Sidcup is already in the clutches of a population crisis that has now started to affect the quality of life of those living in Sidcup. There are simply not enough homes in Sidcup to house the greater number of people wanting to live in the borough. Well that’s what the papers would say.. but let’s look at real numbers, and in particular my specialist subject of Sidcup Property, with the housing issue in Sidcup:
To start with, the UK has roughly 1,065 people per square mile – the second highest in Europe. The total area of Sidcup itself is 6.353 square miles and there are 50,600 Sidcup residents, meaning …
7,960 people live in each square mile of Sidcup, it’s no wonder we appear to be bursting at the seams!
… but yet again, newspapers, politicians and property market bloggers quote big numbers to sell more newspapers, get elected or get people to read their blog (I recognise the irony!). A square mile is enormous, so the numbers look correspondingly large (and headline grabbing). Most people reading this will know what an ‘acre’ is, but those younger readers who don’t, it is an imperial unit of measurement for land and it is approximately 63 metres square.
In Sidcup, only 11.35 people live in every acre of Sidcup … not as headline grabbing, but a lot closer to home and relative to everyday life, and if I am being honest, a figure that doesn’t seem that bad.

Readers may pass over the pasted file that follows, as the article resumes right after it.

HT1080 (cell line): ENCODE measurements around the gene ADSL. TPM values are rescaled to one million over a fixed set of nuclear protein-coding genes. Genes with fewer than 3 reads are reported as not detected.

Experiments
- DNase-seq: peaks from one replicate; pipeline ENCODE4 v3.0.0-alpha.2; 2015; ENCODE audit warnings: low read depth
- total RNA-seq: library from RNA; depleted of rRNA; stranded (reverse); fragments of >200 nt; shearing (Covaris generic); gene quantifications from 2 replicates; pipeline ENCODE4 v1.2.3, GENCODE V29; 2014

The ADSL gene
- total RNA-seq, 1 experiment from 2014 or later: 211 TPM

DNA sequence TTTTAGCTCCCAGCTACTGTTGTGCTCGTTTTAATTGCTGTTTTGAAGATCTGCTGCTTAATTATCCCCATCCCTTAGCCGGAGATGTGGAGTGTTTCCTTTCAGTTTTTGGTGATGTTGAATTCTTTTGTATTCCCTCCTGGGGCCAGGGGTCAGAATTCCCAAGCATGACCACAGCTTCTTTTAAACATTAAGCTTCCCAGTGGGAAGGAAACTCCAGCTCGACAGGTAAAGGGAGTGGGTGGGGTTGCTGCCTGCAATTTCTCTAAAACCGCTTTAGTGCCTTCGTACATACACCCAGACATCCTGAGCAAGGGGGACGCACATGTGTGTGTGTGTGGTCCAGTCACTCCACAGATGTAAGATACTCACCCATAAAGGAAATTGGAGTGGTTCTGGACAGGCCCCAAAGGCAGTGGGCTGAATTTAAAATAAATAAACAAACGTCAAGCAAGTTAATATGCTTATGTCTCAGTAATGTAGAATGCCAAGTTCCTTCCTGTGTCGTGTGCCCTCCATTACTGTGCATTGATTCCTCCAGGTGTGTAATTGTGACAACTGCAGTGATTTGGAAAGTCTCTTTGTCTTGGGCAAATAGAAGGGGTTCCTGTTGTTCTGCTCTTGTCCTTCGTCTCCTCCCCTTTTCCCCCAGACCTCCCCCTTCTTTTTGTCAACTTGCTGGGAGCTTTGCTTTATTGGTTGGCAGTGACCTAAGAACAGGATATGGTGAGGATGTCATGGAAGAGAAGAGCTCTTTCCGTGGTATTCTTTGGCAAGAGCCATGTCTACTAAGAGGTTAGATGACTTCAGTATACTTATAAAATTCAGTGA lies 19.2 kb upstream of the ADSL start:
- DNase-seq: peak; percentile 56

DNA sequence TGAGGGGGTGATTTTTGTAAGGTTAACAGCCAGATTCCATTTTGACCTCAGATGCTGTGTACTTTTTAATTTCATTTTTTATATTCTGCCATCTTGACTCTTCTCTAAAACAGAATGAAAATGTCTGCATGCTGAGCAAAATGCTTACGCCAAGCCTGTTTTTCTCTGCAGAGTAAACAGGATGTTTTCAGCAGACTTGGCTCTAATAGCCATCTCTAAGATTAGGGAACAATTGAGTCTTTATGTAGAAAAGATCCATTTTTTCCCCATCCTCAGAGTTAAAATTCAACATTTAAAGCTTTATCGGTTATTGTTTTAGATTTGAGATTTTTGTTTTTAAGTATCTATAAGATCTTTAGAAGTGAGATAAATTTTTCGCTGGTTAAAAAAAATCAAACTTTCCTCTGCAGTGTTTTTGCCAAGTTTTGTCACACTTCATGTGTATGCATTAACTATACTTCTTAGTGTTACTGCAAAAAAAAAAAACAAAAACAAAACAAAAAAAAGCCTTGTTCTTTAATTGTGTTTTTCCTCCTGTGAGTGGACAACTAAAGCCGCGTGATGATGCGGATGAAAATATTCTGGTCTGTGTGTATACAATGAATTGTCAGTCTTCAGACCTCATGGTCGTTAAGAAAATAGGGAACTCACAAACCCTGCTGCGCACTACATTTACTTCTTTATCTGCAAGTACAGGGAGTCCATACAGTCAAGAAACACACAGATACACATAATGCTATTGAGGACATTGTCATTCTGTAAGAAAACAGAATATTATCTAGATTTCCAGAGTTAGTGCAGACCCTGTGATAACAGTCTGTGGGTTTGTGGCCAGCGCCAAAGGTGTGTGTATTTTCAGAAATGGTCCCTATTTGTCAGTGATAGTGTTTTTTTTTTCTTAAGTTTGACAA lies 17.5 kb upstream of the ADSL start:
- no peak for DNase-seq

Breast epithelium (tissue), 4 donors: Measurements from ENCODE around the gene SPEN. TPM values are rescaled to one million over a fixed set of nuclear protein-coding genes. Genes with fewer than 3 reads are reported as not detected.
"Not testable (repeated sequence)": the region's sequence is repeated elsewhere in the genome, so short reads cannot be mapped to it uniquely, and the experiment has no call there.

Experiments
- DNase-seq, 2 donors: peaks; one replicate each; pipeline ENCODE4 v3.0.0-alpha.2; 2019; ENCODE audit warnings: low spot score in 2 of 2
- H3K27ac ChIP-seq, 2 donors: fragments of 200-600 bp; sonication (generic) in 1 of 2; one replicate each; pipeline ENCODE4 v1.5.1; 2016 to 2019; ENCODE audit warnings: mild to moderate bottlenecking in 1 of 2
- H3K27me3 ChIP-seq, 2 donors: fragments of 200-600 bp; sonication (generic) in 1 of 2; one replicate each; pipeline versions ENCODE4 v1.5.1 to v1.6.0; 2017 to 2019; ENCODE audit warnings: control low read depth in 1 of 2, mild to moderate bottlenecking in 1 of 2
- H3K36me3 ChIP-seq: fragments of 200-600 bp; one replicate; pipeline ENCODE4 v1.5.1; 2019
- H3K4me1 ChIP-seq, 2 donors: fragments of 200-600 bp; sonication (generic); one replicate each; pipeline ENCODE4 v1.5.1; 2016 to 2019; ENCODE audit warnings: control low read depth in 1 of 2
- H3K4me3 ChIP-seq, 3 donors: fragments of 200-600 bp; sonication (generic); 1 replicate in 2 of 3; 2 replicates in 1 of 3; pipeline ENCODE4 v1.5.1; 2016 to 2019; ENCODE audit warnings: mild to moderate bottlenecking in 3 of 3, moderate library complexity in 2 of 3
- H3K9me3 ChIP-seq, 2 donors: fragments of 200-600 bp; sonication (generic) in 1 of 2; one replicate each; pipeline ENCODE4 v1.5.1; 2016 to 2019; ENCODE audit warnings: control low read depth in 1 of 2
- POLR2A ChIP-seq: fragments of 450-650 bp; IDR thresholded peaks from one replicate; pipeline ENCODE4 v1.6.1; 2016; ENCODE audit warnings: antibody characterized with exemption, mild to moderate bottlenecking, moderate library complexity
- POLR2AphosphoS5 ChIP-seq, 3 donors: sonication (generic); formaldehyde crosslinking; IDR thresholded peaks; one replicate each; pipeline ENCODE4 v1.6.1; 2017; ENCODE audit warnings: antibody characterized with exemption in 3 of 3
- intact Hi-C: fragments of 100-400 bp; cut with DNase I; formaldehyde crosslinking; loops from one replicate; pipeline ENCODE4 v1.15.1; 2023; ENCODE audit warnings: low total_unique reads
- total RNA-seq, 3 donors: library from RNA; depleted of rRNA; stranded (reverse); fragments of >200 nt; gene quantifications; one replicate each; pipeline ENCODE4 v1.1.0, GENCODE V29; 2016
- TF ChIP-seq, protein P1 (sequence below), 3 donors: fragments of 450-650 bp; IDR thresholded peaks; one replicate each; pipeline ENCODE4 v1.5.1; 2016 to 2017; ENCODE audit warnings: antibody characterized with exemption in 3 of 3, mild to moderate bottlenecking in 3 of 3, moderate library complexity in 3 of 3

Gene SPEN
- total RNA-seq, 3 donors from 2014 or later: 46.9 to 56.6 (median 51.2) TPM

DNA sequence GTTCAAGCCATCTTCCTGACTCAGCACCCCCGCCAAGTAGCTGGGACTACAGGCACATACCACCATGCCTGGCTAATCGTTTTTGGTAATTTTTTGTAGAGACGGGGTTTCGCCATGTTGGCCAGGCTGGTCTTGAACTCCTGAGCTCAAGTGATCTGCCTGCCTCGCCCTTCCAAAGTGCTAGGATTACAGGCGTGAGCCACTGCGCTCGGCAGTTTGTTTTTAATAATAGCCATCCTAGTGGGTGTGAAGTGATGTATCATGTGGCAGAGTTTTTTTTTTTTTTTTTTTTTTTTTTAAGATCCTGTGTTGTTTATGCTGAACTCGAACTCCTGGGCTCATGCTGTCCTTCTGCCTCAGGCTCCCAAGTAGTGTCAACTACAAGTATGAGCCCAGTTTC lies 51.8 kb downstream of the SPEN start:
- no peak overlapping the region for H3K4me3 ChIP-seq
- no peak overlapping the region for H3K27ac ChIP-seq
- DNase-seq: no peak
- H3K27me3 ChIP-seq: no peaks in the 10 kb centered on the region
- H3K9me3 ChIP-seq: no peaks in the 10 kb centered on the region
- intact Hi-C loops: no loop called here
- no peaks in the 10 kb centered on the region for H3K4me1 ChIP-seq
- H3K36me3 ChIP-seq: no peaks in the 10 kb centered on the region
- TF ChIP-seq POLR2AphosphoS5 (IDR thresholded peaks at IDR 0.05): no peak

Yet, the issue at hand is, we need more homes building. In 2007, Tony Blair set a target that 240,000 homes a year needed to be built to keep up with the population growth, whilst the Tory’s new target since 2010 was a more modest 200,000 a year. However, since 2010, as a country, we have only been building between 140,000 and 150,000 houses a year. So where are we going to build these homes .. because we have no space! Or do we?
Well, let me tell you this fascinating piece of information I found out recently in an official Government report. Looking specifically at England (as it is the most densely populated country of the Union), all the 20 million English homes cover only 1.1% of its land mass. That is not a typo, only one point one per cent (1.1%) of land in England is covered by residential property. In more detail, of all the land in the Country –
- Residential Houses and Flats 1.1%
- Gardens 4.3%
- Shops and Offices 0.7%
- Highways (Roads and Paths) 2.3%
- Railways 0.1%
- Water (Rivers /Reservoirs) 2.6%
- Industry, Military and other uses 1.4%
.. leaving 88.5% as Open Countryside (and if you think about it, add to that the gardens, which are green spaces, and the country is 92.8% greenspace):
As a country, we have plenty of space to build more homes for the younger generation and the five million more homes needed in the next 20 years would use only 0.25% of the country’s land. Now I am not advocating building massive housing estates and 20 storey concrete and glass behemoth apartment blocks next to local beauty spots such as Avery Hill Park or The Glades, but with some clever planning and joined up thinking, we really do need to think outside the box when it comes to how we are going to build and house our children and our children’s children in the coming 50 years in Sidcup. If anyone has their own ideas, I would love to hear from you.
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Speak to me: If you`d like to have a chat about anything in this article or property related, drop me an email at firstname.lastname@example.org – I`d love to hear from you.
Paul Long (Director & Author of The Sidcup Property Blog)